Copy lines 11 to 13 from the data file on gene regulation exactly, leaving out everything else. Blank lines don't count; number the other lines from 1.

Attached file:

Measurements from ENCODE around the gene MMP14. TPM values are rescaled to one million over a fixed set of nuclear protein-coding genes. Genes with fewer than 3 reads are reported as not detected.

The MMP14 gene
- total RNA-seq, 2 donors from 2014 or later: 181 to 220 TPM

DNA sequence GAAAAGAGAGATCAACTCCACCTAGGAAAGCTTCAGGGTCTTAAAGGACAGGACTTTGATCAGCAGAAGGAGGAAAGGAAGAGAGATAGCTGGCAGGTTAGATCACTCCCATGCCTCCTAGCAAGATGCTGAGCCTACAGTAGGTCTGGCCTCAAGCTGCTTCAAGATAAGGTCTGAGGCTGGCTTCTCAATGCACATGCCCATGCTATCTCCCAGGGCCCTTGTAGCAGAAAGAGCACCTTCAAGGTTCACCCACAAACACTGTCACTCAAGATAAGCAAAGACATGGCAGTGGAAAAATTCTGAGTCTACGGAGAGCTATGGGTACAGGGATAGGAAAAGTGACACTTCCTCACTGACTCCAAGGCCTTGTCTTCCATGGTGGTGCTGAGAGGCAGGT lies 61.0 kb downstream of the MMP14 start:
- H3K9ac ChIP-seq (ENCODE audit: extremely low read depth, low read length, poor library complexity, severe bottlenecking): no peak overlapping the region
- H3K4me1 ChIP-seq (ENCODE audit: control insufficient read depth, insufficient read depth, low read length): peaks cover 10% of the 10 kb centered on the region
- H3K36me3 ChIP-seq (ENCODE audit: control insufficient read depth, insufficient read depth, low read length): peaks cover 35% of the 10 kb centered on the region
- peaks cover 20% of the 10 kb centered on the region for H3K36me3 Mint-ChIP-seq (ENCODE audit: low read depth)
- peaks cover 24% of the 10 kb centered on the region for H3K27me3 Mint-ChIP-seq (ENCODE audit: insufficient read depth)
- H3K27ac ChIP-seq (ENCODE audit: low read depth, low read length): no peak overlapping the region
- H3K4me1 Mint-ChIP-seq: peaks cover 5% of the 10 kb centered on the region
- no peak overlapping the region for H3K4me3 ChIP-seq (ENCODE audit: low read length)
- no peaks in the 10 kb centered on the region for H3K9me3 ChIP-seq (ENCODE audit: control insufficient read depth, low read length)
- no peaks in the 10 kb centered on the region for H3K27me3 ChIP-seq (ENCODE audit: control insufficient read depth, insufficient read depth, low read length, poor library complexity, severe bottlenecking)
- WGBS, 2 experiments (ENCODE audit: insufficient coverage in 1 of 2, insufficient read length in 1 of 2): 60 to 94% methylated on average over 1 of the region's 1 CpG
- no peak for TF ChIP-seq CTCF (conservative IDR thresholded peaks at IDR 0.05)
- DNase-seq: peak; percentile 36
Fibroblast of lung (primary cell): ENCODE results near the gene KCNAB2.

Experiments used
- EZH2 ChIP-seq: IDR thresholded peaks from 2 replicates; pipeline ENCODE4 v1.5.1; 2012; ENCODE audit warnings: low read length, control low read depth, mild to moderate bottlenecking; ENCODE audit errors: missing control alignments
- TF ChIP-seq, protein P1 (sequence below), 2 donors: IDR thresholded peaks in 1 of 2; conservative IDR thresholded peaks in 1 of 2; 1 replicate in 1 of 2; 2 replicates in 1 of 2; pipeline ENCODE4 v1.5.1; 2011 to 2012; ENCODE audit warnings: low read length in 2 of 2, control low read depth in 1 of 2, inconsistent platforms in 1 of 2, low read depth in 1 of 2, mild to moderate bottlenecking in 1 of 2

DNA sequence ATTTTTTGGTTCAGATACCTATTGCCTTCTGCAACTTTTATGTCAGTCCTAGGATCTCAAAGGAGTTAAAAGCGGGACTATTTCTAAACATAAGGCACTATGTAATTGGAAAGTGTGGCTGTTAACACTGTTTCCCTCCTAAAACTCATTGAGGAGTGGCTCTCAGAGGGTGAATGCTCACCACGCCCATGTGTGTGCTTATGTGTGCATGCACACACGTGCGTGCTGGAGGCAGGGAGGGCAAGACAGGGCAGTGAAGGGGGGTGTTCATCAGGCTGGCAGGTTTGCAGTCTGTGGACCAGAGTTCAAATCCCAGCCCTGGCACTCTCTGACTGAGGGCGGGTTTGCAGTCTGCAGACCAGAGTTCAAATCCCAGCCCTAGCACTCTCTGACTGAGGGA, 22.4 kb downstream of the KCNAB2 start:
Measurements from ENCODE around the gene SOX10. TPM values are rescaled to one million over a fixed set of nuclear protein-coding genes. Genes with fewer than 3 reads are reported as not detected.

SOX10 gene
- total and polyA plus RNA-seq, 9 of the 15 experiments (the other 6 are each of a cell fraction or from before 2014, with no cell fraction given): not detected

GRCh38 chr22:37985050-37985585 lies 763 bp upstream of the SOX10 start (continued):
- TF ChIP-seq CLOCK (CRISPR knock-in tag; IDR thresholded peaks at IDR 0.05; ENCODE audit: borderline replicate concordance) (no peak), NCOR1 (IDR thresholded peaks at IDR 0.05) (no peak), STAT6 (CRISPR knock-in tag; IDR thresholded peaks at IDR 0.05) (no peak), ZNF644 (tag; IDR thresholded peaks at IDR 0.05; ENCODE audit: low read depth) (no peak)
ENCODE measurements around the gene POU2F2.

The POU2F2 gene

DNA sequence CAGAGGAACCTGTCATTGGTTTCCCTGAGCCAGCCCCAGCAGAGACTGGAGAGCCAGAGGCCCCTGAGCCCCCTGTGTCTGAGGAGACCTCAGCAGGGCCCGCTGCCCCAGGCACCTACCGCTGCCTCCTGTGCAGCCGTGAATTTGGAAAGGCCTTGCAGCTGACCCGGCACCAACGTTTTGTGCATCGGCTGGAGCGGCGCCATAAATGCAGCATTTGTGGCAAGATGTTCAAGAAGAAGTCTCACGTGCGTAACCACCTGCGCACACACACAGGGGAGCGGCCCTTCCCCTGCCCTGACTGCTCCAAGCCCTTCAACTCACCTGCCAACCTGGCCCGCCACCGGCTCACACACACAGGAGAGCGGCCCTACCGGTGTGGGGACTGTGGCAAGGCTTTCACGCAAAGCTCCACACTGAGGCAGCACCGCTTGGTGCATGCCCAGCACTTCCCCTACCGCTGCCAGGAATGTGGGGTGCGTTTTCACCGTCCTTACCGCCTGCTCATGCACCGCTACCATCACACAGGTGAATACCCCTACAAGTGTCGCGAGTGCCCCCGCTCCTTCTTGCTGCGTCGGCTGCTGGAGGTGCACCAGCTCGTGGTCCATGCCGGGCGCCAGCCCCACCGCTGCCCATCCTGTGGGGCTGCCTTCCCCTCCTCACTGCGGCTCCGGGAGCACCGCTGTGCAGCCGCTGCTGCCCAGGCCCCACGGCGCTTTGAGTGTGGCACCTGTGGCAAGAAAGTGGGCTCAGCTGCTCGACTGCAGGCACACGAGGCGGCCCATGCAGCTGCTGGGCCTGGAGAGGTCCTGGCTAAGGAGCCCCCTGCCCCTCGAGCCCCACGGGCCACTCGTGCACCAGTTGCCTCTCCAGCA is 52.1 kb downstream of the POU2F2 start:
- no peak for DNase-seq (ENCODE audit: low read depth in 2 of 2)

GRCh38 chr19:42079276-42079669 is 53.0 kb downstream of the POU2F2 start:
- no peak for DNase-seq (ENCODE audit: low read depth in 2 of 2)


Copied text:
- H3K4me1 Mint-ChIP-seq: peaks cover 5% of the 10 kb centered on the region
- no peak overlapping the region for H3K4me3 ChIP-seq (ENCODE audit: low read length)
- no peaks in the 10 kb centered on the region for H3K9me3 ChIP-seq (ENCODE audit: control insufficient read depth, low read length)